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RSPB shock at Chancellor's attack on wildlife rules

Last modified: 29 November 2011

Dartford warbler singing from gorse bush

The RSPB in the south west has reacted with shock to the chancellor’s attack on vital wildlife rules in his autumn statement.

In the West Country Habitats Regulations provide safeguards from uncontrolled development to iconic landscapes as diverse as The Lizard in Cornwall, Dartmoor, the Somerset Levels and Moors, the Severn Estuary, Chesil Beach and the Dorset Heathlands.

Tony Whitehead, spokesperson for the RSPB in south west said “These rules mean that major developments like ports, airports, roads and housing estates have to pass a series of tests before they are allowed to proceed, tests of genuinely sustainable development.

“The argument appears to be that in these straitened times economic growth must be placed above the needs of the environment.  .

“This is not only short sighted, it also betrays the huge economic value of the natural environment in the south west which, time and time again, has been identified as a key economic driver for the West Country."

“And let’s be clear, the RSPB is not “anti-development”. Like everyone else we want to see the economy back on track. But we have to proceed with wisdom. With careful planning, under the requirements of the regulations, developments can work with wildlife, and we have numerous examples of this here in the region.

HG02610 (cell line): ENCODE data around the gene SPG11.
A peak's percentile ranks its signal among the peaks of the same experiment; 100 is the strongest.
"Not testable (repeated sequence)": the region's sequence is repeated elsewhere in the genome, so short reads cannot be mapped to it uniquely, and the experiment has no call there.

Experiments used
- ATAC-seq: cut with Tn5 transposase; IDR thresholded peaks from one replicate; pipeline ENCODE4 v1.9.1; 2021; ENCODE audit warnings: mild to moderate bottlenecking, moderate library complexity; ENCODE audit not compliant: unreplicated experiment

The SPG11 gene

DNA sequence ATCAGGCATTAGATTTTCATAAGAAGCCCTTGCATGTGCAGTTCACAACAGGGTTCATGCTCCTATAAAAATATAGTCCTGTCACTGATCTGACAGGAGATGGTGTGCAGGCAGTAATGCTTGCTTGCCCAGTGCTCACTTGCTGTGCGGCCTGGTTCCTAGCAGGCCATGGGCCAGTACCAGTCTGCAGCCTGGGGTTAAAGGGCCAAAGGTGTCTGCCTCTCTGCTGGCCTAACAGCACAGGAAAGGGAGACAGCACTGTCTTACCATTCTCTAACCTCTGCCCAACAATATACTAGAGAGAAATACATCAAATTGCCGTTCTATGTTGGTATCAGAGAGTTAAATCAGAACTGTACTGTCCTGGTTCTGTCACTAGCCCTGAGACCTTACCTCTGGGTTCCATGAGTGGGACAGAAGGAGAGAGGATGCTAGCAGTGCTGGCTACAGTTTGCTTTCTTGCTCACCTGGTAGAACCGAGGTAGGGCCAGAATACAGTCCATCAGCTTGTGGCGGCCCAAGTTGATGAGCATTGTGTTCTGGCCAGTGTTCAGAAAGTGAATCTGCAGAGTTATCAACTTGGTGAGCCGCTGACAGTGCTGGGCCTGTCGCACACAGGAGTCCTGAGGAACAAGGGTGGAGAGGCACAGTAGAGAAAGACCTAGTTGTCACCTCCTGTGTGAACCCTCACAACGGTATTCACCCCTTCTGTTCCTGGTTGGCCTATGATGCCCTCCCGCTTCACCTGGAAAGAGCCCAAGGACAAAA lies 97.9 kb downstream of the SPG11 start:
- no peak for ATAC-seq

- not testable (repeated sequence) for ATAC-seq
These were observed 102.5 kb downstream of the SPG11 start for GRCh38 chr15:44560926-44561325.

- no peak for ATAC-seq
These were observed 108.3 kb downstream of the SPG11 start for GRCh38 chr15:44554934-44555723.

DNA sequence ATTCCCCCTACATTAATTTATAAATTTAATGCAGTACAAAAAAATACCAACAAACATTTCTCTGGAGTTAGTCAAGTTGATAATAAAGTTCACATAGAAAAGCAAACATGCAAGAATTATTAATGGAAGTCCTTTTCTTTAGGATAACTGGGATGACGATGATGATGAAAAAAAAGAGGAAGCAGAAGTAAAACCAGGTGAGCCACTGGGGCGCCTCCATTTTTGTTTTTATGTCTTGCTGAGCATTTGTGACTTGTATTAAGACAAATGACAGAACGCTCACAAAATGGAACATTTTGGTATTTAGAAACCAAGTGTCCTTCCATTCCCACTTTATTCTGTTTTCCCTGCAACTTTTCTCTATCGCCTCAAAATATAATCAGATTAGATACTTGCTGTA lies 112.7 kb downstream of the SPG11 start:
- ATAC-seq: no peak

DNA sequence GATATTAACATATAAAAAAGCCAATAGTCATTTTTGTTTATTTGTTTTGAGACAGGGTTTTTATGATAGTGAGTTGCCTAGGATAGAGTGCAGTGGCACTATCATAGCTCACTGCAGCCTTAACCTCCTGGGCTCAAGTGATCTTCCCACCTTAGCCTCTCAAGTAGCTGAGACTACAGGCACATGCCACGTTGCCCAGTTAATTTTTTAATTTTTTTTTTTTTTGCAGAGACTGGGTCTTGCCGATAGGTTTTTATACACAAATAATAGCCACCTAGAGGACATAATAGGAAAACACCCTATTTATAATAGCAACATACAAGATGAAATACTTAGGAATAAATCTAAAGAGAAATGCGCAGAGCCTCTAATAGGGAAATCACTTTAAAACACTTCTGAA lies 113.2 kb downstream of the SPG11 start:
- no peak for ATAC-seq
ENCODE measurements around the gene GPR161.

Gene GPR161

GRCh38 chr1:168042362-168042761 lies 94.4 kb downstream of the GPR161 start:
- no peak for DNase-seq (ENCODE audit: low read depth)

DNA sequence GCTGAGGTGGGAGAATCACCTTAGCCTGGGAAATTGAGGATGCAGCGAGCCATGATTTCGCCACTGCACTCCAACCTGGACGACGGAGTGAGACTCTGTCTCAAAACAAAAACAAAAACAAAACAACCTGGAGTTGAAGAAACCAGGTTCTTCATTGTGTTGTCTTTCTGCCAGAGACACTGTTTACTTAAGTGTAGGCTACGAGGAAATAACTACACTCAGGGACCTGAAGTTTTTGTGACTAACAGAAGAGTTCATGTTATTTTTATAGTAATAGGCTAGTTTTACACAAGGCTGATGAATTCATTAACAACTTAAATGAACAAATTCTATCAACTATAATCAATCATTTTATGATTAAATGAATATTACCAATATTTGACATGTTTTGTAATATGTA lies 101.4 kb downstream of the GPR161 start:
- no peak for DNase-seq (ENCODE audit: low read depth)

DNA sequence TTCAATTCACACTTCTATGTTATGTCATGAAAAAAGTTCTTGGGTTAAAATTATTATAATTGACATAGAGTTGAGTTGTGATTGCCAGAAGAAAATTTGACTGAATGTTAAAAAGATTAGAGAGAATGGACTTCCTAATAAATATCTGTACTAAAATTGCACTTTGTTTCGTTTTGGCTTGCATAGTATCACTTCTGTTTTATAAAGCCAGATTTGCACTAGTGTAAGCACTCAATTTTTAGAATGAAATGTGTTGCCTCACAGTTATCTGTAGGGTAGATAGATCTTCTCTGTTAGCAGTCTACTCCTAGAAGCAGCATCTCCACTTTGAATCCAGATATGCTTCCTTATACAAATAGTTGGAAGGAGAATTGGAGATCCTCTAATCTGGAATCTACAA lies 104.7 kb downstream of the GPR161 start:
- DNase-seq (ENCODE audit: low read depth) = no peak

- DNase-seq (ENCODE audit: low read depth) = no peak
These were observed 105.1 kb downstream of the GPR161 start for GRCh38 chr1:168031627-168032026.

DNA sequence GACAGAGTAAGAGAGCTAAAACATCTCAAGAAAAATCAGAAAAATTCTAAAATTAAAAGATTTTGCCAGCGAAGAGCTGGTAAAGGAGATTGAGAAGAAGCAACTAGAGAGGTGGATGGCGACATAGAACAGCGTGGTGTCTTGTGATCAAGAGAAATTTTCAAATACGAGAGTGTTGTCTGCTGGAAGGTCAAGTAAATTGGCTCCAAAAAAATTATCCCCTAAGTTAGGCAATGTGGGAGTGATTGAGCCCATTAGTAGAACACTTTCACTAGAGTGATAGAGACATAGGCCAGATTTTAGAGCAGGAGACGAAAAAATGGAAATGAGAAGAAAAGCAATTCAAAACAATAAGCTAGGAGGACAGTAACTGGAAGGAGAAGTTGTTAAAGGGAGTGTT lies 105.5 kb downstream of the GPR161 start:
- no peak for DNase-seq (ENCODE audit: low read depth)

“In Dorset for example conservationists have worked hard with planners and developers to agree on a framework for housing provision that accommodates a sensitive approach to development near precious and internationally important lowland heaths for which the county is renowned.

“And in Cornwall the A30 between Victoria and Indian Queens was built around the sensitive Goss Moor National Nature Reserve, freeing the site to flourish while providing a vital economic artery.

“None of this demonstrates that wildlife and economic development are incompatible. Indeed, if you just think about for a moment, these Regulations were introduced in 1994 and shortly after this the economy went through a period of huge growth. So where’s the evidence that the regulations in themselves are any sort of barrier to economic growth.”

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